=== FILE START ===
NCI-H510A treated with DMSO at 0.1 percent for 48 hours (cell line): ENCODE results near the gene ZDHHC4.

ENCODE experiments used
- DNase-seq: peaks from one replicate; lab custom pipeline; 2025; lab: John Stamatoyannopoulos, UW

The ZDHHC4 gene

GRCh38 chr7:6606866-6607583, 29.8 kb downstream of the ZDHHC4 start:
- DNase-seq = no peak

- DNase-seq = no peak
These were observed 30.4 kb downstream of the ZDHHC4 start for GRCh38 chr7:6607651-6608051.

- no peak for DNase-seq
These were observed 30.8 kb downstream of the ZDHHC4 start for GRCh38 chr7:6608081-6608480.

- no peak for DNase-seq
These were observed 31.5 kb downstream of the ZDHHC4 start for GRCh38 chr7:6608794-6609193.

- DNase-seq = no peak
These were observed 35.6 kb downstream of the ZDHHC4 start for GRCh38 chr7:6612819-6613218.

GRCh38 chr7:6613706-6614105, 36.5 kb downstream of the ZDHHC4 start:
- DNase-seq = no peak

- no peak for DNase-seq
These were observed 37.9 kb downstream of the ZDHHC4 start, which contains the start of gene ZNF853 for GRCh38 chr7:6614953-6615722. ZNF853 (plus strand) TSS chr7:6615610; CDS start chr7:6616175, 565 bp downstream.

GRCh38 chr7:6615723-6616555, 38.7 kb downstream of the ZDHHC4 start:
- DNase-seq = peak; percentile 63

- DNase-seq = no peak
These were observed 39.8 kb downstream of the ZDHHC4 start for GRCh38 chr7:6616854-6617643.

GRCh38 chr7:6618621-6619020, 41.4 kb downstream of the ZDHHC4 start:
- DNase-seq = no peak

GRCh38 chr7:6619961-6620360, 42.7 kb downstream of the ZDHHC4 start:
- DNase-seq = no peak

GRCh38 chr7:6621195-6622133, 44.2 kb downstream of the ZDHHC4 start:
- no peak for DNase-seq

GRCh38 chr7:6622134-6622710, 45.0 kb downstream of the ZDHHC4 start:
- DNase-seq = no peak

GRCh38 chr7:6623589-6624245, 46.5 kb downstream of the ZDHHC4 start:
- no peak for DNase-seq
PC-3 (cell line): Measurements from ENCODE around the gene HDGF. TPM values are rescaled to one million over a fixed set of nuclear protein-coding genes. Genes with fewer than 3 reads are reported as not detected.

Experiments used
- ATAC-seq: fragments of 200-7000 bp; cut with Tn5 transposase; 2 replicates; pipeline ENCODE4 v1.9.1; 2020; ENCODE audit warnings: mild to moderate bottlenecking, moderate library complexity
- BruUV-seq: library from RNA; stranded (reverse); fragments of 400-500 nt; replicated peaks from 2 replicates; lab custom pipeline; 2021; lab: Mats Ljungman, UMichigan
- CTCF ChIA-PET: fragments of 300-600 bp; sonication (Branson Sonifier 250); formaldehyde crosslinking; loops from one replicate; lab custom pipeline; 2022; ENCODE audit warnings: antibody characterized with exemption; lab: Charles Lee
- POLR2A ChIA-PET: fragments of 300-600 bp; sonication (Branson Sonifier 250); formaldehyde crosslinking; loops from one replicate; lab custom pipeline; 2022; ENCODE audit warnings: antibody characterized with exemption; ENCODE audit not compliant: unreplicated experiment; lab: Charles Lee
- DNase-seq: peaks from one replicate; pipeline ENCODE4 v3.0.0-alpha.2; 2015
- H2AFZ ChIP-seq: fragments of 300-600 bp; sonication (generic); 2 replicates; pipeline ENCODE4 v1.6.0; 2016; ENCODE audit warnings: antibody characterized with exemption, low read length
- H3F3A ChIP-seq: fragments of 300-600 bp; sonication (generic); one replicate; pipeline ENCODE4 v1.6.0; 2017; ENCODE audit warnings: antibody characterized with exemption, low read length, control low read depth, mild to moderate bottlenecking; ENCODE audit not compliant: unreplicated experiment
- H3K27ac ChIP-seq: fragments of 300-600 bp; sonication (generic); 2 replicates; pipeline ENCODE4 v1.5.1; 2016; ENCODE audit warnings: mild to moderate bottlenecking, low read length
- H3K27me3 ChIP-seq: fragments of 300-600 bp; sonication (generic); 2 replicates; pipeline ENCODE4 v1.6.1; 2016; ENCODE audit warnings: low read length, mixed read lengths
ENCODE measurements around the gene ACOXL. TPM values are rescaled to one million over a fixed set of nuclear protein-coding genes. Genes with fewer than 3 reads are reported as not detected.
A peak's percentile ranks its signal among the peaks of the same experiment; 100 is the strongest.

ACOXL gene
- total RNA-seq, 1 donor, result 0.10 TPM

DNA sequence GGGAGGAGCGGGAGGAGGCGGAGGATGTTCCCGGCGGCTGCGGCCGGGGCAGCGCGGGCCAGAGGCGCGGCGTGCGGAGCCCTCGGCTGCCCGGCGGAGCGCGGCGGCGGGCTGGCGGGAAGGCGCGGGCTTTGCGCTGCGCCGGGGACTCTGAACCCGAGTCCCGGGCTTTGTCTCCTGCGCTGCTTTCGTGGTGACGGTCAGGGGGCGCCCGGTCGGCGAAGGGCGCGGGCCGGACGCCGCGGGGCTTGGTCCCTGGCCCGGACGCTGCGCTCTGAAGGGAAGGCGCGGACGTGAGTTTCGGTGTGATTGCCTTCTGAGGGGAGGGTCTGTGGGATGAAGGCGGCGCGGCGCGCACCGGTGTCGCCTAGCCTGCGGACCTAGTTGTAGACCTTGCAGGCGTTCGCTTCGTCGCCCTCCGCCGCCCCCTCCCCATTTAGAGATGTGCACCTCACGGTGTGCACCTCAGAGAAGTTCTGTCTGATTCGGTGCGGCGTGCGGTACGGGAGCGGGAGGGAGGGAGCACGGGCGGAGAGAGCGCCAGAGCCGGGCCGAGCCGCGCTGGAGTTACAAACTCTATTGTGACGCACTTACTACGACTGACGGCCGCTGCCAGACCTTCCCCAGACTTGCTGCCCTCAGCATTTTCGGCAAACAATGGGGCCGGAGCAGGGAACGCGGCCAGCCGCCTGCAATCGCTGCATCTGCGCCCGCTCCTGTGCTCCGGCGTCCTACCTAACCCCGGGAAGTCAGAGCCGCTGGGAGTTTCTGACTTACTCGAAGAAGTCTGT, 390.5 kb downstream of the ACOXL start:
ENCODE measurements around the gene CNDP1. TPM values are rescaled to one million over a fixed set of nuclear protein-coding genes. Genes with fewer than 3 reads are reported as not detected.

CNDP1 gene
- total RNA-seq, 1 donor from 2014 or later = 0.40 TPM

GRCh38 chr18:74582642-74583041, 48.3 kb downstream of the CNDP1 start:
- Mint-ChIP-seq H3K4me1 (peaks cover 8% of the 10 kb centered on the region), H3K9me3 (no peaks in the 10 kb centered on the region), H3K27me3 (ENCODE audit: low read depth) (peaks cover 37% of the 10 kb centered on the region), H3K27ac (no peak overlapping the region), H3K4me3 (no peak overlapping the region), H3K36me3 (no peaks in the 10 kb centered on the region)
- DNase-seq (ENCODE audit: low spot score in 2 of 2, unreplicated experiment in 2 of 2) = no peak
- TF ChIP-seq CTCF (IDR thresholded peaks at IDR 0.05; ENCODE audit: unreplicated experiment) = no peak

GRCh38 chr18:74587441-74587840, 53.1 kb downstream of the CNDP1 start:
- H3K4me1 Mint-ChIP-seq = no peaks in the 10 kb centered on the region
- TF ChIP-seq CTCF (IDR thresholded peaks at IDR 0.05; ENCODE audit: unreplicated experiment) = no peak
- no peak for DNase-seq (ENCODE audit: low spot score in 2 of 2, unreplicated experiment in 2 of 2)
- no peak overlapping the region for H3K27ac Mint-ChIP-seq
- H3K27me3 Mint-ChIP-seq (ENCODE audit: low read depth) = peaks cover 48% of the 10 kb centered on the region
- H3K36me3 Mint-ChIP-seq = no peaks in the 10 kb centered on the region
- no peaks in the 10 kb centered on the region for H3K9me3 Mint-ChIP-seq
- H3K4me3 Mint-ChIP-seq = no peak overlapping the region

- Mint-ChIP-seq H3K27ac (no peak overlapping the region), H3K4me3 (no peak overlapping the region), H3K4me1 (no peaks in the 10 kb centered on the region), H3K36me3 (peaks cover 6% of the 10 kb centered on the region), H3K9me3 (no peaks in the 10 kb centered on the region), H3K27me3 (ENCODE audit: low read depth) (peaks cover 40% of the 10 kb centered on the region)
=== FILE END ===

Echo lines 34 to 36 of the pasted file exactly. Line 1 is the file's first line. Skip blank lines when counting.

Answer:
Experiments used
- ATAC-seq: fragments of 200-7000 bp; cut with Tn5 transposase; 2 replicates; pipeline ENCODE4 v1.9.1; 2020; ENCODE audit warnings: mild to moderate bottlenecking, moderate library complexity
- BruUV-seq: library from RNA; stranded (reverse); fragments of 400-500 nt; replicated peaks from 2 replicates; lab custom pipeline; 2021; lab: Mats Ljungman, UMichigan